According to her she fought with the system and now people getting 10 kg of wheat per month. Still there is a big pilferage prevails in the PDS system in the area. She finds, all the funds come through gram pradhan and there is no implementation of Mahatma Gandhi National Rural Employment Guarantee Scheme (MGNREGS). Only four or five days of work is allotted to the people under this Central job scheme. She does not find houses allotted under Indira Awas Yojana. People have only option to live in the huts and tents. Also she does not find any sanitation work or tube -wells for drinking water.

She says, “The poor people do not have ration cards and BPL cards. We fight with the system, but no one listens to us. We want houses under IAY for poor people.” She was successful in getting a school. The school building has been constructed but teachers are yet to be recruited.

THE DOWNSIDE
Yet, there are some drawbacks embedded in the system have also surfaced, demanding rectification as soon as possible for translating its noble objectives into reality. Many women pradhans have admitted that they have had to depend on male members of the panchayat and family for taking decisions on behalf of their community. Many women pradhans, who haven’t progressed beyond high school, have neither empowered themselves nor been at the forefront of decision- making for the communities they lead. It has also been observed in field studies that while most women representatives are acquainted with various government schemes and know about the process of selecting beneficiaries, a large number of them lack knowledge of policy guidelines.

Anjana Prashad, member of Zilla Parishad, Muzaffarpur in Bihar, sees 50 per cent reservation for women in Panchayati Raj Institutions as an opportunity for women in public space and for their empowerment. She says, “Sometime, we have to face taunts within the family that we are getting empowerment because of the reservation only.”

In her Zila Panchayat, the status of women in the society is getting changed gradually, but it is in the transformation period. In the district of Muzaffarpur, out of 33 women members, only 6-7 are capable to put their views in the council meetings. Rests of them do not talk anything. It shows the lack of confidence and awareness among them.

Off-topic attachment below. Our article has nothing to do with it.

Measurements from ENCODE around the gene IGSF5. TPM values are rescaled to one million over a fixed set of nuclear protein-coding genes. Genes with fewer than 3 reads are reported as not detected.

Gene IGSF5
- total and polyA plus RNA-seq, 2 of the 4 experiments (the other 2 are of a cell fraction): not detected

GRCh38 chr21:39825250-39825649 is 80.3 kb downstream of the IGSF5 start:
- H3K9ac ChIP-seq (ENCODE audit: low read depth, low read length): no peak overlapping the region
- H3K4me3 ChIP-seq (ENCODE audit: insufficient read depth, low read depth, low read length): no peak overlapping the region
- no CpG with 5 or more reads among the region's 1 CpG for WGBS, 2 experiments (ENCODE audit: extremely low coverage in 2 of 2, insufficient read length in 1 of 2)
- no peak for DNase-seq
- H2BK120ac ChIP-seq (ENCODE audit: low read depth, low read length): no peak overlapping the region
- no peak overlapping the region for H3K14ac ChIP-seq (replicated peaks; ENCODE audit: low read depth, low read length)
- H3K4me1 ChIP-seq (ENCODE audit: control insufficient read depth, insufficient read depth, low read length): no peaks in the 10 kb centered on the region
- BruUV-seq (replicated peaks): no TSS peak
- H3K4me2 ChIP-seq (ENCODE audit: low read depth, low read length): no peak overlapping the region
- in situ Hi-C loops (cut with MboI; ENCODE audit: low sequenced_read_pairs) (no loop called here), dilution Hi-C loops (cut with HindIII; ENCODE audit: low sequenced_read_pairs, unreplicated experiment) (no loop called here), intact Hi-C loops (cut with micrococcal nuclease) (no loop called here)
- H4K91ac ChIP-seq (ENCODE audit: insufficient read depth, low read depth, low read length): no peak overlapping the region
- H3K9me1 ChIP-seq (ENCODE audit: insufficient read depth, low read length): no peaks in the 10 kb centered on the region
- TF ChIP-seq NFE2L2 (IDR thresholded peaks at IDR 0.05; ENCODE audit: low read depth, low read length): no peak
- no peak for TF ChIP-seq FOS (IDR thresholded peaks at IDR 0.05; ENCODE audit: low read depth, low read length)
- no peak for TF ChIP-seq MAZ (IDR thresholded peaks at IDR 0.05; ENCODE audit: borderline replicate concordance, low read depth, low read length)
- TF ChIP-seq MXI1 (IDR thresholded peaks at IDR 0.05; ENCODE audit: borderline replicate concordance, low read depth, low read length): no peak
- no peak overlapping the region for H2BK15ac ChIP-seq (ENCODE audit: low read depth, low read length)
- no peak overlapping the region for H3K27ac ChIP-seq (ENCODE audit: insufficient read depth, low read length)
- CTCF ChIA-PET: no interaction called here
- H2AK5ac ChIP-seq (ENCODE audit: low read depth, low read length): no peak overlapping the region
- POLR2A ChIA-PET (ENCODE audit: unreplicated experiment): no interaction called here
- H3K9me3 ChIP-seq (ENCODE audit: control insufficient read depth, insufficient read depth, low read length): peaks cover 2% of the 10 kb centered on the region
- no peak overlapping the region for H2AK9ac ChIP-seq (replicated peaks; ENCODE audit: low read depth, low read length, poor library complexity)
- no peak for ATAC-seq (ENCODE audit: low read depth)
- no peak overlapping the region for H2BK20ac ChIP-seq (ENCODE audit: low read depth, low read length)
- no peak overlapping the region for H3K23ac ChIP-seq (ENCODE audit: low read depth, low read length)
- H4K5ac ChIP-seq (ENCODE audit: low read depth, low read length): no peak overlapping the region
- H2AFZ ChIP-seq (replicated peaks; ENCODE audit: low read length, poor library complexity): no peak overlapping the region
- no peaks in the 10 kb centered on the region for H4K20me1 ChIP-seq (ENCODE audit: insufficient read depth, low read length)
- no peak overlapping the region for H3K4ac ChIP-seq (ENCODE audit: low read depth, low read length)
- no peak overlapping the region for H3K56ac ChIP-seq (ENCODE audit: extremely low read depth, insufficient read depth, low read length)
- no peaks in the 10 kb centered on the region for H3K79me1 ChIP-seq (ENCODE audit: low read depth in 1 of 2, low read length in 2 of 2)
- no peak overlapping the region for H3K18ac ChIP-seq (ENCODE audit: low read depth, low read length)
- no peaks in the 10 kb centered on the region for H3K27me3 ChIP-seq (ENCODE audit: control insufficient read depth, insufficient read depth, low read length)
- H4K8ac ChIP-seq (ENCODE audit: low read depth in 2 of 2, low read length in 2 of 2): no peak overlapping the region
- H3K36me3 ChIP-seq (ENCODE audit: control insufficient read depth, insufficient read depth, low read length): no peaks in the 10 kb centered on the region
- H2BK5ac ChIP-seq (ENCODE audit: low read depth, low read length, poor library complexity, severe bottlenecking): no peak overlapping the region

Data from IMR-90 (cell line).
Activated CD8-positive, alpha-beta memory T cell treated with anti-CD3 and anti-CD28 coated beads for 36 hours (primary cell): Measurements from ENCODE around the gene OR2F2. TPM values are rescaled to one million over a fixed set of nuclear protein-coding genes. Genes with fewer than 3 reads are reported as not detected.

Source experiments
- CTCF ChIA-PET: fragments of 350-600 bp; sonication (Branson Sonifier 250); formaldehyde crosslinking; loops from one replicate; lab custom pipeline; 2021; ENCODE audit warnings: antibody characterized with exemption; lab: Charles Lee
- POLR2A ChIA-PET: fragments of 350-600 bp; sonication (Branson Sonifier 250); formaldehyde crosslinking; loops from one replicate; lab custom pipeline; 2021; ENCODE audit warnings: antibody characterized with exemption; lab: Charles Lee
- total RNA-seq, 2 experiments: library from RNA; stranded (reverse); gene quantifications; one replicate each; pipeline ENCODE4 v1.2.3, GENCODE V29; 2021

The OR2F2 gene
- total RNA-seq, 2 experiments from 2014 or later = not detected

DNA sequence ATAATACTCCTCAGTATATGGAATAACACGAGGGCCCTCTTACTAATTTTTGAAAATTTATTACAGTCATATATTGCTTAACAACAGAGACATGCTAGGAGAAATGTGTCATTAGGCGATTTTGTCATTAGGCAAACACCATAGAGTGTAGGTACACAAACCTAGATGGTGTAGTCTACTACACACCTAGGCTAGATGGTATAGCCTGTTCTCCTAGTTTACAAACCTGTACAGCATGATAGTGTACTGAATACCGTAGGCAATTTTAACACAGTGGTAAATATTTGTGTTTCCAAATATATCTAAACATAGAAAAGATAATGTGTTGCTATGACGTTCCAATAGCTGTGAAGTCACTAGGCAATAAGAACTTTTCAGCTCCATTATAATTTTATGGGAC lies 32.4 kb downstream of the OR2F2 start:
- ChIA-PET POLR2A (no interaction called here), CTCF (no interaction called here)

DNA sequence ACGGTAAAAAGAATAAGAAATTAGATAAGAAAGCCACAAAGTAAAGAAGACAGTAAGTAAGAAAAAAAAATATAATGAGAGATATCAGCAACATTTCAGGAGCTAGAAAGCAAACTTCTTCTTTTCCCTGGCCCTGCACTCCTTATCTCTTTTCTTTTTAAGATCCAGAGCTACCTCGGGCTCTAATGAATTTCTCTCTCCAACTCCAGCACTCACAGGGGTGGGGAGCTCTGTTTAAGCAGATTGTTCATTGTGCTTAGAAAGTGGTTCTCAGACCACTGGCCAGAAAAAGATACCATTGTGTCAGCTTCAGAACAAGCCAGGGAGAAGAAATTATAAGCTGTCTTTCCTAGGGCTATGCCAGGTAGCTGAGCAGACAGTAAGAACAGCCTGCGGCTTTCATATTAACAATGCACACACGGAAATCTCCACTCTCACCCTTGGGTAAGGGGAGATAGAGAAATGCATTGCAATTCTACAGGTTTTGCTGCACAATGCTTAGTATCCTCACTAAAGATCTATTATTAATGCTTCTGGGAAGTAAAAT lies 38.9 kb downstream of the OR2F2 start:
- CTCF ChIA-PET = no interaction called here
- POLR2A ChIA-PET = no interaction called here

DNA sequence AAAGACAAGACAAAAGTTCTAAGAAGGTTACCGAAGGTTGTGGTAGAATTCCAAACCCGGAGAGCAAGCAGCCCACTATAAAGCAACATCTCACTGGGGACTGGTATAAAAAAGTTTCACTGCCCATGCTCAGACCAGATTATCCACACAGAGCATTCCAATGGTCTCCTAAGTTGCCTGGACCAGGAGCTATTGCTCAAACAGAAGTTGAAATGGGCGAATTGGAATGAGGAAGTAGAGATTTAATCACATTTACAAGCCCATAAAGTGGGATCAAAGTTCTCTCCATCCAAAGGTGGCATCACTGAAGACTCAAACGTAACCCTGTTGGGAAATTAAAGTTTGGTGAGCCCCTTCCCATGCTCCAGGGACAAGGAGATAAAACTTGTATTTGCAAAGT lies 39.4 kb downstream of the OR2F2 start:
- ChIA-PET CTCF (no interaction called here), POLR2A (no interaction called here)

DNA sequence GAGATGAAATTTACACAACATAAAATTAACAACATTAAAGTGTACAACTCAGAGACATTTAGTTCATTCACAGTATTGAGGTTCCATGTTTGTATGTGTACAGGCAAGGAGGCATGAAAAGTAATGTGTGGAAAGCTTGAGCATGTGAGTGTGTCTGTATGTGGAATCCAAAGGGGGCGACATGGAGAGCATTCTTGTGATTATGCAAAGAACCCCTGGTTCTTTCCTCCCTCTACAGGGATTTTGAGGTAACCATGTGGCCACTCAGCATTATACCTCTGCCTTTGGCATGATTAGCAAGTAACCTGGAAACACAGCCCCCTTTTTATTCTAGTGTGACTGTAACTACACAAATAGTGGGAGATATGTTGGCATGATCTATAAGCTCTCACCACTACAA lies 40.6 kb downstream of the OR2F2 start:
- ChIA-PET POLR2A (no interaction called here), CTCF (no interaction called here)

Asha Devi Sharma, a social worker and former Zilla Parishad Member, Jaipur in Rajasthan echoes Prasad’s views, “Sometimes, women representative are unaware of their rights, they should be given appropriate training and awareness about their works and rights so that they can work for the society.

In the lack of education and freedom, sometimes women representatives have to work as a rubber stamp only. She further adds, “Also women representatives should be given full freedom in their work and should not be influenced by officials or their male members of the family, otherwise women empowerment will not be meaningful.”

Not seeing a major change in the status of women in the society, Anjana says, “Those who were powerful earlier, are still powerful and do their work whatever they want to. If female members are working on their own, male population feel insecurity. They do not want women to get empowerment.”

Most of the rural development funds are disbursed through Panchayat Mukhyas in Bihar, Panchayat Samitis and Zilla Parishad members do not get enough funds to meet the public expectations. Zilla Parishad members only get funds under BRGF and some parts of Aanganwadis. “We are unable to get all works done within the limited funds. Sometime we have to approach MPs, MLAs and District Development Officer for getting done our area development works, Anjana further says.

GET TO THE BOTTOM OF..
The two most desired components of women’s empowerment —education and employment—have remained overlooked in the panchayati raj framework. And, if women representatives at the grassroots are not provided in-depth understanding about the Domestic Violence Act, 2006, for instance, how will they be empowered to battle against such evils in rural society? To make the panchayati raj a true harbinger of women’s empowerment, an enormous structural reform is the need of the hour.